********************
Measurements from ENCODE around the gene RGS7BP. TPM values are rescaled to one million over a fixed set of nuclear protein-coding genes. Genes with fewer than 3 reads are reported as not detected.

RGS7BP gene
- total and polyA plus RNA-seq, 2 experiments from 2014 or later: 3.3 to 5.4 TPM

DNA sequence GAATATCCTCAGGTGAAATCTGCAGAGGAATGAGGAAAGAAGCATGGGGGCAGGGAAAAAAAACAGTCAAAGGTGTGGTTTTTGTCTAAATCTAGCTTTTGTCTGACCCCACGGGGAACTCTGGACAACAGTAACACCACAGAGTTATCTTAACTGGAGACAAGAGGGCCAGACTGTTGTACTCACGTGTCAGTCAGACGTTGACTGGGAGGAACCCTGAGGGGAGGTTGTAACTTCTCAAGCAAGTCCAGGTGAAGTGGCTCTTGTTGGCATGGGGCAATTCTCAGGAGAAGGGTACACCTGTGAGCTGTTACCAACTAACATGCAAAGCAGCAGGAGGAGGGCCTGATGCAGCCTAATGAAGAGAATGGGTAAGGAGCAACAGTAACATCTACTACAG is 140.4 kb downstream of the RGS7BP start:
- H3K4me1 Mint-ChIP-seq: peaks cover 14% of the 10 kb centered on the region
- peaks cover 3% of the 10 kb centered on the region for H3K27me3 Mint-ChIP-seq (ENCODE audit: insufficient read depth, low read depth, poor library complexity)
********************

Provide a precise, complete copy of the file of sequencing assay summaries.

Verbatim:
Measurements from ENCODE around the gene RGS7BP. TPM values are rescaled to one million over a fixed set of nuclear protein-coding genes. Genes with fewer than 3 reads are reported as not detected.

RGS7BP gene
- total and polyA plus RNA-seq, 2 experiments from 2014 or later: 3.3 to 5.4 TPM

DNA sequence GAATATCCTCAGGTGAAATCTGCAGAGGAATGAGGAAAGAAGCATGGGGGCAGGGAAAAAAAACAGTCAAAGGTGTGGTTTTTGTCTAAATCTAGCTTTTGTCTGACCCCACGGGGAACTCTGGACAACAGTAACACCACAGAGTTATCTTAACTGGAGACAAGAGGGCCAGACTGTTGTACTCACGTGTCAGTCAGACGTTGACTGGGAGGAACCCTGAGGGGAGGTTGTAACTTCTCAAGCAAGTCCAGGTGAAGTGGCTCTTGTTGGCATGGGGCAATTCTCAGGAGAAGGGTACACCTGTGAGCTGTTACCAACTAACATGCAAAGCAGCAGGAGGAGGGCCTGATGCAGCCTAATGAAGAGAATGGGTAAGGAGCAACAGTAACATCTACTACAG is 140.4 kb downstream of the RGS7BP start:
- H3K4me1 Mint-ChIP-seq: peaks cover 14% of the 10 kb centered on the region
- peaks cover 3% of the 10 kb centered on the region for H3K27me3 Mint-ChIP-seq (ENCODE audit: insufficient read depth, low read depth, poor library complexity)